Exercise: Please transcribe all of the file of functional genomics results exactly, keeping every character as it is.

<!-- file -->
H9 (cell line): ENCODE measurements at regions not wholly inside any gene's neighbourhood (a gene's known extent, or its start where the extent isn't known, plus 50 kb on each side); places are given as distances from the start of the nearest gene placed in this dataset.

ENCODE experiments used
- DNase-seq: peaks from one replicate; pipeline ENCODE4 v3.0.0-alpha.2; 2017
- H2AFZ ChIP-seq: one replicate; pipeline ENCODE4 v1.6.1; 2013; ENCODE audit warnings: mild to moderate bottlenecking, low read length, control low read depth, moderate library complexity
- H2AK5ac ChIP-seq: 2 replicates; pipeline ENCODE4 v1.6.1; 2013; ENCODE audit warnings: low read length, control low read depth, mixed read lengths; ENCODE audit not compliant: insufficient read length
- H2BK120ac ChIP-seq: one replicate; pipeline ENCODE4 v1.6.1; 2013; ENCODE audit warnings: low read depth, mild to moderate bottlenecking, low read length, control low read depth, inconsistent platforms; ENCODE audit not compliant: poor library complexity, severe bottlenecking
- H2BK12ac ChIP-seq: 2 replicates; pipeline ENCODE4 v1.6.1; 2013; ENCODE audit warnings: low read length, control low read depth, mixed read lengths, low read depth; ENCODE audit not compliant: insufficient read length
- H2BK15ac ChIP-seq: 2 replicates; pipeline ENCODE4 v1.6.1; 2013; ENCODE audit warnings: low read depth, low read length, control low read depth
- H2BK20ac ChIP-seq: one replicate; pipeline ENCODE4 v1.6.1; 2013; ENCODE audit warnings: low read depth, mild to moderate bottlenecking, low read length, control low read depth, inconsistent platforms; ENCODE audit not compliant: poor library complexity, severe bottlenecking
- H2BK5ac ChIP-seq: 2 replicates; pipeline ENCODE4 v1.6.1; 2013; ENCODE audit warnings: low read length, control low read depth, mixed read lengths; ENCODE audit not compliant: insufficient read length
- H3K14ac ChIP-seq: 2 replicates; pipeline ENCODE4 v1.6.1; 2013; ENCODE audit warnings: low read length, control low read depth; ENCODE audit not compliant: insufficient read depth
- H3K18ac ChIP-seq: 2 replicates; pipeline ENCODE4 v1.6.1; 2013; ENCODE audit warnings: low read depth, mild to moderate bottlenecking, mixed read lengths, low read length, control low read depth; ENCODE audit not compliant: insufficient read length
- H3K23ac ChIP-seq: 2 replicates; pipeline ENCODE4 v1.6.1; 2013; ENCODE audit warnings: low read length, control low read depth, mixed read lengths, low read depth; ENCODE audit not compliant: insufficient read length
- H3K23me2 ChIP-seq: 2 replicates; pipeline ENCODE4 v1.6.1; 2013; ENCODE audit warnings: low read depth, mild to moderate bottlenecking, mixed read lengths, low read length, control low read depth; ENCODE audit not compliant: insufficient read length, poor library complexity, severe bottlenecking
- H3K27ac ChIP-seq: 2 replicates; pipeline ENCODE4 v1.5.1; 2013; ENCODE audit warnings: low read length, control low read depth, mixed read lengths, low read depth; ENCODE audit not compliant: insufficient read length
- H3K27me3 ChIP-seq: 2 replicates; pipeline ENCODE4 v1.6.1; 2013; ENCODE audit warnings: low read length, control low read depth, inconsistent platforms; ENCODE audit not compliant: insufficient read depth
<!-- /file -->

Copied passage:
H9 (cell line): ENCODE measurements at regions not wholly inside any gene's neighbourhood (a gene's known extent, or its start where the extent isn't known, plus 50 kb on each side); places are given as distances from the start of the nearest gene placed in this dataset.

ENCODE experiments used
- DNase-seq: peaks from one replicate; pipeline ENCODE4 v3.0.0-alpha.2; 2017
- H2AFZ ChIP-seq: one replicate; pipeline ENCODE4 v1.6.1; 2013; ENCODE audit warnings: mild to moderate bottlenecking, low read length, control low read depth, moderate library complexity
- H2AK5ac ChIP-seq: 2 replicates; pipeline ENCODE4 v1.6.1; 2013; ENCODE audit warnings: low read length, control low read depth, mixed read lengths; ENCODE audit not compliant: insufficient read length
- H2BK120ac ChIP-seq: one replicate; pipeline ENCODE4 v1.6.1; 2013; ENCODE audit warnings: low read depth, mild to moderate bottlenecking, low read length, control low read depth, inconsistent platforms; ENCODE audit not compliant: poor library complexity, severe bottlenecking
- H2BK12ac ChIP-seq: 2 replicates; pipeline ENCODE4 v1.6.1; 2013; ENCODE audit warnings: low read length, control low read depth, mixed read lengths, low read depth; ENCODE audit not compliant: insufficient read length
- H2BK15ac ChIP-seq: 2 replicates; pipeline ENCODE4 v1.6.1; 2013; ENCODE audit warnings: low read depth, low read length, control low read depth
- H2BK20ac ChIP-seq: one replicate; pipeline ENCODE4 v1.6.1; 2013; ENCODE audit warnings: low read depth, mild to moderate bottlenecking, low read length, control low read depth, inconsistent platforms; ENCODE audit not compliant: poor library complexity, severe bottlenecking
- H2BK5ac ChIP-seq: 2 replicates; pipeline ENCODE4 v1.6.1; 2013; ENCODE audit warnings: low read length, control low read depth, mixed read lengths; ENCODE audit not compliant: insufficient read length
- H3K14ac ChIP-seq: 2 replicates; pipeline ENCODE4 v1.6.1; 2013; ENCODE audit warnings: low read length, control low read depth; ENCODE audit not compliant: insufficient read depth
- H3K18ac ChIP-seq: 2 replicates; pipeline ENCODE4 v1.6.1; 2013; ENCODE audit warnings: low read depth, mild to moderate bottlenecking, mixed read lengths, low read length, control low read depth; ENCODE audit not compliant: insufficient read length
- H3K23ac ChIP-seq: 2 replicates; pipeline ENCODE4 v1.6.1; 2013; ENCODE audit warnings: low read length, control low read depth, mixed read lengths, low read depth; ENCODE audit not compliant: insufficient read length
- H3K23me2 ChIP-seq: 2 replicates; pipeline ENCODE4 v1.6.1; 2013; ENCODE audit warnings: low read depth, mild to moderate bottlenecking, mixed read lengths, low read length, control low read depth; ENCODE audit not compliant: insufficient read length, poor library complexity, severe bottlenecking
- H3K27ac ChIP-seq: 2 replicates; pipeline ENCODE4 v1.5.1; 2013; ENCODE audit warnings: low read length, control low read depth, mixed read lengths, low read depth; ENCODE audit not compliant: insufficient read length
- H3K27me3 ChIP-seq: 2 replicates; pipeline ENCODE4 v1.6.1; 2013; ENCODE audit warnings: low read length, control low read depth, inconsistent platforms; ENCODE audit not compliant: insufficient read depth